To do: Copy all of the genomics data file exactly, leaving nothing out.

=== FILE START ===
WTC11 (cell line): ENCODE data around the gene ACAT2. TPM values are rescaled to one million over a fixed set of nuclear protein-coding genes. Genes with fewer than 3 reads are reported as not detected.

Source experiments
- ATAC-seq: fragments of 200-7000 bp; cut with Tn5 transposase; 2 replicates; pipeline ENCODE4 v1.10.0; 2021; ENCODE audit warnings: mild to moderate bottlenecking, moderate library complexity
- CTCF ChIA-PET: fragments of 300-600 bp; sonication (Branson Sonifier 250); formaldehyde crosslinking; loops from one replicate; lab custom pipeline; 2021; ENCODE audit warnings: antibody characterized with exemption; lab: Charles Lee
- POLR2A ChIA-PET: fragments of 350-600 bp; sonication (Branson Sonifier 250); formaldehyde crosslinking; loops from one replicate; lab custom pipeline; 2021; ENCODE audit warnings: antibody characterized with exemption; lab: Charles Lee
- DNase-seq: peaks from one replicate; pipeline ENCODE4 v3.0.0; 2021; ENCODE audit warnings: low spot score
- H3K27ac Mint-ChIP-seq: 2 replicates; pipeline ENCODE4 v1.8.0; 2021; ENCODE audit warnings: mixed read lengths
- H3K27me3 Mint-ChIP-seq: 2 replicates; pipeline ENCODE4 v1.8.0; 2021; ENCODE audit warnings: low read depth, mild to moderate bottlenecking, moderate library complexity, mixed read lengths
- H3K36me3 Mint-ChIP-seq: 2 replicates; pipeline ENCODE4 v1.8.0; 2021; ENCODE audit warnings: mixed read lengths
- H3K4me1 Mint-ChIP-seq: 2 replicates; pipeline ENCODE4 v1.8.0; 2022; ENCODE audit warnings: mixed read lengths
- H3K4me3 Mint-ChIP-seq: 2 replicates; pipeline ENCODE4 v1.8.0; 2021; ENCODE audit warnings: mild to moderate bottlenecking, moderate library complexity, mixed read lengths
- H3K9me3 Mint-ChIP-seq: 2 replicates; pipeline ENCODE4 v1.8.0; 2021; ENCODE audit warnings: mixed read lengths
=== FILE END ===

WTC11 (cell line): ENCODE data around the gene ACAT2. TPM values are rescaled to one million over a fixed set of nuclear protein-coding genes. Genes with fewer than 3 reads are reported as not detected.

Source experiments
- ATAC-seq: fragments of 200-7000 bp; cut with Tn5 transposase; 2 replicates; pipeline ENCODE4 v1.10.0; 2021; ENCODE audit warnings: mild to moderate bottlenecking, moderate library complexity
- CTCF ChIA-PET: fragments of 300-600 bp; sonication (Branson Sonifier 250); formaldehyde crosslinking; loops from one replicate; lab custom pipeline; 2021; ENCODE audit warnings: antibody characterized with exemption; lab: Charles Lee
- POLR2A ChIA-PET: fragments of 350-600 bp; sonication (Branson Sonifier 250); formaldehyde crosslinking; loops from one replicate; lab custom pipeline; 2021; ENCODE audit warnings: antibody characterized with exemption; lab: Charles Lee
- DNase-seq: peaks from one replicate; pipeline ENCODE4 v3.0.0; 2021; ENCODE audit warnings: low spot score
- H3K27ac Mint-ChIP-seq: 2 replicates; pipeline ENCODE4 v1.8.0; 2021; ENCODE audit warnings: mixed read lengths
- H3K27me3 Mint-ChIP-seq: 2 replicates; pipeline ENCODE4 v1.8.0; 2021; ENCODE audit warnings: low read depth, mild to moderate bottlenecking, moderate library complexity, mixed read lengths
- H3K36me3 Mint-ChIP-seq: 2 replicates; pipeline ENCODE4 v1.8.0; 2021; ENCODE audit warnings: mixed read lengths
- H3K4me1 Mint-ChIP-seq: 2 replicates; pipeline ENCODE4 v1.8.0; 2022; ENCODE audit warnings: mixed read lengths
- H3K4me3 Mint-ChIP-seq: 2 replicates; pipeline ENCODE4 v1.8.0; 2021; ENCODE audit warnings: mild to moderate bottlenecking, moderate library complexity, mixed read lengths
- H3K9me3 Mint-ChIP-seq: 2 replicates; pipeline ENCODE4 v1.8.0; 2021; ENCODE audit warnings: mixed read lengths